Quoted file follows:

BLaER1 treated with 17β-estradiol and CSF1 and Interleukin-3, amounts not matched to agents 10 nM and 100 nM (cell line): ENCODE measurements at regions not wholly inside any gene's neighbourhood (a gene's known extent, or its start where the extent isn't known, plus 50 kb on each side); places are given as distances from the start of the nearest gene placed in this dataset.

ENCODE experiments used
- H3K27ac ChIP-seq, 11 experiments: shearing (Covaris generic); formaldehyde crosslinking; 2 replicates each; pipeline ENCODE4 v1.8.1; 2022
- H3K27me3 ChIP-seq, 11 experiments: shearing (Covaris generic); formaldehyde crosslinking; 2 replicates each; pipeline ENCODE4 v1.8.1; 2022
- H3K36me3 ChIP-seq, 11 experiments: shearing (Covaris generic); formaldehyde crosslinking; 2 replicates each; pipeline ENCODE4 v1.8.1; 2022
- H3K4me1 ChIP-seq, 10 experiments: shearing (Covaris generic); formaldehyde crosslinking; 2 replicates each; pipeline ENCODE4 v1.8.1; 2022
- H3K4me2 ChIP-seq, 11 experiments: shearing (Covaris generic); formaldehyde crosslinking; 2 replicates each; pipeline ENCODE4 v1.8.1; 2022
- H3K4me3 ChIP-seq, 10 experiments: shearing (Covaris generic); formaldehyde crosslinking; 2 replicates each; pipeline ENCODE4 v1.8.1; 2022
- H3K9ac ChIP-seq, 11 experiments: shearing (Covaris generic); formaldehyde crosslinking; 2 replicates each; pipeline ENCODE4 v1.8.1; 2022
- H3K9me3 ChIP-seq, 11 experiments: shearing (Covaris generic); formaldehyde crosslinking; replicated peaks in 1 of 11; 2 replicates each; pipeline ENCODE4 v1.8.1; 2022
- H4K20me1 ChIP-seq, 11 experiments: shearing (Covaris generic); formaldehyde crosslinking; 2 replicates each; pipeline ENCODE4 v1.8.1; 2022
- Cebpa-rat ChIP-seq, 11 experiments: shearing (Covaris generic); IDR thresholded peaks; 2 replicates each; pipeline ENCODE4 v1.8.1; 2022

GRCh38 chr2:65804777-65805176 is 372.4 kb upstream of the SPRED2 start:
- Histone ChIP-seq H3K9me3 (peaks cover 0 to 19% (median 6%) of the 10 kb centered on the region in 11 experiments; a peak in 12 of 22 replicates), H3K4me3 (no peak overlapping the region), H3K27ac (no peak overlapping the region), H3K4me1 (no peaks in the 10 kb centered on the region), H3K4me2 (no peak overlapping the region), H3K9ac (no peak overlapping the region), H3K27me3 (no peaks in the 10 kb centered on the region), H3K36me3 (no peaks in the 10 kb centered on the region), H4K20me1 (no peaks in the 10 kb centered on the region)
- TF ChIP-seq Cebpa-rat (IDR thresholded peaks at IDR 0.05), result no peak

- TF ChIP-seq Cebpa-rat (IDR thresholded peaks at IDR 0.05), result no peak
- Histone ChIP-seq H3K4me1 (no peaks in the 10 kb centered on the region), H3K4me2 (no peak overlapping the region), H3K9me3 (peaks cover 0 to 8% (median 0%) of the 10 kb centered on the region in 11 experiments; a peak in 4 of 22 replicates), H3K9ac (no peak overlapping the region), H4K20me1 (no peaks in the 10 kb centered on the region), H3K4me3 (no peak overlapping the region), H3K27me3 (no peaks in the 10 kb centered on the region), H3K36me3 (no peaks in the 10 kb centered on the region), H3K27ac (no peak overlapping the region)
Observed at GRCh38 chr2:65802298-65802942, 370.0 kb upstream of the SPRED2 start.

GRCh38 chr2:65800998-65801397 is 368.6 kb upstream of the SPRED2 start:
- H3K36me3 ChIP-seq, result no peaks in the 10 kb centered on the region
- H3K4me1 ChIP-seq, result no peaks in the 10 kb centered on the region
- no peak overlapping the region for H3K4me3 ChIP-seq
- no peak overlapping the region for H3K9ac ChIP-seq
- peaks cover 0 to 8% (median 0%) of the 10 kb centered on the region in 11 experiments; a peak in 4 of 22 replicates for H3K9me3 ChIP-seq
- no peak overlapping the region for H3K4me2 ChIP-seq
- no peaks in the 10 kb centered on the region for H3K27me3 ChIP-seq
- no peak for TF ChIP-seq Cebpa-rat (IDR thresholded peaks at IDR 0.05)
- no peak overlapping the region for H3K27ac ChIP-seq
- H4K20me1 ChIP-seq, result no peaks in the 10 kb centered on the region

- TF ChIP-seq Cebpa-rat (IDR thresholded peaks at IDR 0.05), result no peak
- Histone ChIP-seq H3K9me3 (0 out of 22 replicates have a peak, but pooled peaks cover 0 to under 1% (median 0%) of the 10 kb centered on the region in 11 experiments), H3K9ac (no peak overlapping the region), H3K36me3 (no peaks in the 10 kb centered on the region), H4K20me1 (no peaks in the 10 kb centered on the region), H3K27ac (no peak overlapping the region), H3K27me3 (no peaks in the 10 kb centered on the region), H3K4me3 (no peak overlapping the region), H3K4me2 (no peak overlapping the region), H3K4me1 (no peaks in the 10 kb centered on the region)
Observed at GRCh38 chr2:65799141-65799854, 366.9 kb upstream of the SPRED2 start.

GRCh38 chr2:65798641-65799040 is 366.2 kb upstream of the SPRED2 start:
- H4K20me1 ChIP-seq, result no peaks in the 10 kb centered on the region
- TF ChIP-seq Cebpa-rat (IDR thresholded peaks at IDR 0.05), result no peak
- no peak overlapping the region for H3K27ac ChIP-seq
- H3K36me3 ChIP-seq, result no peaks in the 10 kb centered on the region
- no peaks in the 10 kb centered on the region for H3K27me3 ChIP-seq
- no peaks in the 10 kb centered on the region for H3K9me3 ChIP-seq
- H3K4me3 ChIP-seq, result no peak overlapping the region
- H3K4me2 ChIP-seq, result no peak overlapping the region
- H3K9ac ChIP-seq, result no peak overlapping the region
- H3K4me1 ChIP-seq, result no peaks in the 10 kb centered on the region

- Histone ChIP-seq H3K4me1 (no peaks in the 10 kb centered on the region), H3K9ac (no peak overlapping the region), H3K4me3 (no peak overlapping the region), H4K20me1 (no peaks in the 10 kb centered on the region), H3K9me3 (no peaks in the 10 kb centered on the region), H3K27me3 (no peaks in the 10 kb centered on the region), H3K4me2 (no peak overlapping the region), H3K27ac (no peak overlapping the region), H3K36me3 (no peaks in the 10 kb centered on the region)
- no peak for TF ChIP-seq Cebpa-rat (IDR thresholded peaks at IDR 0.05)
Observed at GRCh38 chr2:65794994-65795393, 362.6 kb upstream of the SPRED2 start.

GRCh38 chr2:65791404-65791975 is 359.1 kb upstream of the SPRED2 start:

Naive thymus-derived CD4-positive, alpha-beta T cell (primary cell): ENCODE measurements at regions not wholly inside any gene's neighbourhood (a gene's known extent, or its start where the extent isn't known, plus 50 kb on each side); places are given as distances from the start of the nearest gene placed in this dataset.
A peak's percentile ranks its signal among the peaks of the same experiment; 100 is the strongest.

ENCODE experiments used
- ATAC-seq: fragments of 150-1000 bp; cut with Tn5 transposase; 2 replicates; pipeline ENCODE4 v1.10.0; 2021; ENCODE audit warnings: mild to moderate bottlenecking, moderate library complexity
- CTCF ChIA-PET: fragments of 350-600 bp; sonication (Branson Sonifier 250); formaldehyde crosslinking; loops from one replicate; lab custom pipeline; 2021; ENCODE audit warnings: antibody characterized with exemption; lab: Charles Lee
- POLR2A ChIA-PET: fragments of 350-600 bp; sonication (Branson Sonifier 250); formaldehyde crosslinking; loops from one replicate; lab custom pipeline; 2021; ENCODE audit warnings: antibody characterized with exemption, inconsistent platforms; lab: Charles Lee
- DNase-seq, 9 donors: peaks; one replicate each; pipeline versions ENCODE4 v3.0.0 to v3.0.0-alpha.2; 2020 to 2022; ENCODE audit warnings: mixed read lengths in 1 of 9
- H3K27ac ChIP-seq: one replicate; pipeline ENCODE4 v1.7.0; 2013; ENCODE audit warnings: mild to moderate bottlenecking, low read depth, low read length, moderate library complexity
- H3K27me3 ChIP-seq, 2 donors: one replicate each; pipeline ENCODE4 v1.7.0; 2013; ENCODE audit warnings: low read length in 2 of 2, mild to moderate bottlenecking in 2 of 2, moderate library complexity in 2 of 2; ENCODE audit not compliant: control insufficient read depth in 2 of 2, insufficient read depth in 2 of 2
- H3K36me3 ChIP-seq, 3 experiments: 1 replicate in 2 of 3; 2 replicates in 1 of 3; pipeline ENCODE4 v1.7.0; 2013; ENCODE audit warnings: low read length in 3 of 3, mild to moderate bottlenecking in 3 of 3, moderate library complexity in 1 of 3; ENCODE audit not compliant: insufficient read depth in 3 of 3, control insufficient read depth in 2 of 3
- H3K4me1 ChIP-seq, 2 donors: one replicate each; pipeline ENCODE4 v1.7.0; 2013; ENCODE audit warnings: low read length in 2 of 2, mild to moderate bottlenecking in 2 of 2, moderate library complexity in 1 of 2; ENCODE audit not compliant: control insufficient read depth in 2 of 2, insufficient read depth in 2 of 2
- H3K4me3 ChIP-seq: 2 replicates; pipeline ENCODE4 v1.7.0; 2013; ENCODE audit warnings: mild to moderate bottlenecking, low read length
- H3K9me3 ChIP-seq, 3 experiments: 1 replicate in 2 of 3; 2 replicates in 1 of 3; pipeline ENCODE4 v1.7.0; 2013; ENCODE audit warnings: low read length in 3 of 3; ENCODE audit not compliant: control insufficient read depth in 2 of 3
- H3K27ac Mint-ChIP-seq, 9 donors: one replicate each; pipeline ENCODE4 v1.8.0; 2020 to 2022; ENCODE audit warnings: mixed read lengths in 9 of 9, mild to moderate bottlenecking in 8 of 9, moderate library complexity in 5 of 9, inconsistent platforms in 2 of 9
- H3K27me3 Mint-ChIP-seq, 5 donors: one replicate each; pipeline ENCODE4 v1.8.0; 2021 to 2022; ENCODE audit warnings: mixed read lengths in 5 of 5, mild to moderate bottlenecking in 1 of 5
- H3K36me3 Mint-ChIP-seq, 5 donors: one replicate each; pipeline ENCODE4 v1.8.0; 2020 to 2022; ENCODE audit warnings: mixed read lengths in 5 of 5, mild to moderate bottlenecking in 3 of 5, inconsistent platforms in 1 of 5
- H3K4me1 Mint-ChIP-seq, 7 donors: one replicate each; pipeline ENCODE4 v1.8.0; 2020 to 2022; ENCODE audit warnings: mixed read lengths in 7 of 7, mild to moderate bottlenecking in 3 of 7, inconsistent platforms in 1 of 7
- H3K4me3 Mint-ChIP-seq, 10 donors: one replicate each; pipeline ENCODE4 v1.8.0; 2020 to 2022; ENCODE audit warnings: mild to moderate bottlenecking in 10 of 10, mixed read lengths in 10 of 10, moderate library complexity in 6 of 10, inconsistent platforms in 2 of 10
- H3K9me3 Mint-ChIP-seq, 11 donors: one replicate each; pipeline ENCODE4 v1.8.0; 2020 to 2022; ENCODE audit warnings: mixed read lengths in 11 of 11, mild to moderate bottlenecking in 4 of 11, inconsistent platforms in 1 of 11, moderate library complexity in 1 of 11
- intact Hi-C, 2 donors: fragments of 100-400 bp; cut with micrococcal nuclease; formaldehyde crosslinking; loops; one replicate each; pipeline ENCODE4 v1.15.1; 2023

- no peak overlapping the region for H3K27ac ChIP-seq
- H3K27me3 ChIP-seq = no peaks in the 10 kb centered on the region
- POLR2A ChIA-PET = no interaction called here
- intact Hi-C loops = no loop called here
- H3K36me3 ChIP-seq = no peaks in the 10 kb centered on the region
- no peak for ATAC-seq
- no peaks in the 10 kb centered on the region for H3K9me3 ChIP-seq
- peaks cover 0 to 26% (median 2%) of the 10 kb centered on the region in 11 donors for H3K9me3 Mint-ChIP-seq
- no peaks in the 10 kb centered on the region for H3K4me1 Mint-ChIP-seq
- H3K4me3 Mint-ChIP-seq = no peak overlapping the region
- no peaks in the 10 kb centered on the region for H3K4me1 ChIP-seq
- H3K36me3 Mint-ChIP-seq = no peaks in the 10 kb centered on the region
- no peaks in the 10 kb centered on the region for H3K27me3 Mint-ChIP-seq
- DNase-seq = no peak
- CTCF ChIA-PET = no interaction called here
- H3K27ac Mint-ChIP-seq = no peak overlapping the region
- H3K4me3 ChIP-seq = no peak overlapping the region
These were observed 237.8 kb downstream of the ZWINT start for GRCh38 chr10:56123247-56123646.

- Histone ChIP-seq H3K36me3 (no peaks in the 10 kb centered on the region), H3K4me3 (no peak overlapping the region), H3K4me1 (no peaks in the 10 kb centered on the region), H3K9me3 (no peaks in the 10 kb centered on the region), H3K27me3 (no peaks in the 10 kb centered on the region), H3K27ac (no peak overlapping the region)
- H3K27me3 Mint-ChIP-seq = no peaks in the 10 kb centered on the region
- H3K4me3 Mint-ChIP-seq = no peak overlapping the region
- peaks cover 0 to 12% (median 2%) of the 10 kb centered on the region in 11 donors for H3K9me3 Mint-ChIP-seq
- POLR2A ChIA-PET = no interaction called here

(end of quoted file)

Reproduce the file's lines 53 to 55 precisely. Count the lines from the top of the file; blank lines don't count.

- POLR2A ChIA-PET: fragments of 350-600 bp; sonication (Branson Sonifier 250); formaldehyde crosslinking; loops from one replicate; lab custom pipeline; 2021; ENCODE audit warnings: antibody characterized with exemption, inconsistent platforms; lab: Charles Lee
- DNase-seq, 9 donors: peaks; one replicate each; pipeline versions ENCODE4 v3.0.0 to v3.0.0-alpha.2; 2020 to 2022; ENCODE audit warnings: mixed read lengths in 1 of 9
- H3K27ac ChIP-seq: one replicate; pipeline ENCODE4 v1.7.0; 2013; ENCODE audit warnings: mild to moderate bottlenecking, low read depth, low read length, moderate library complexity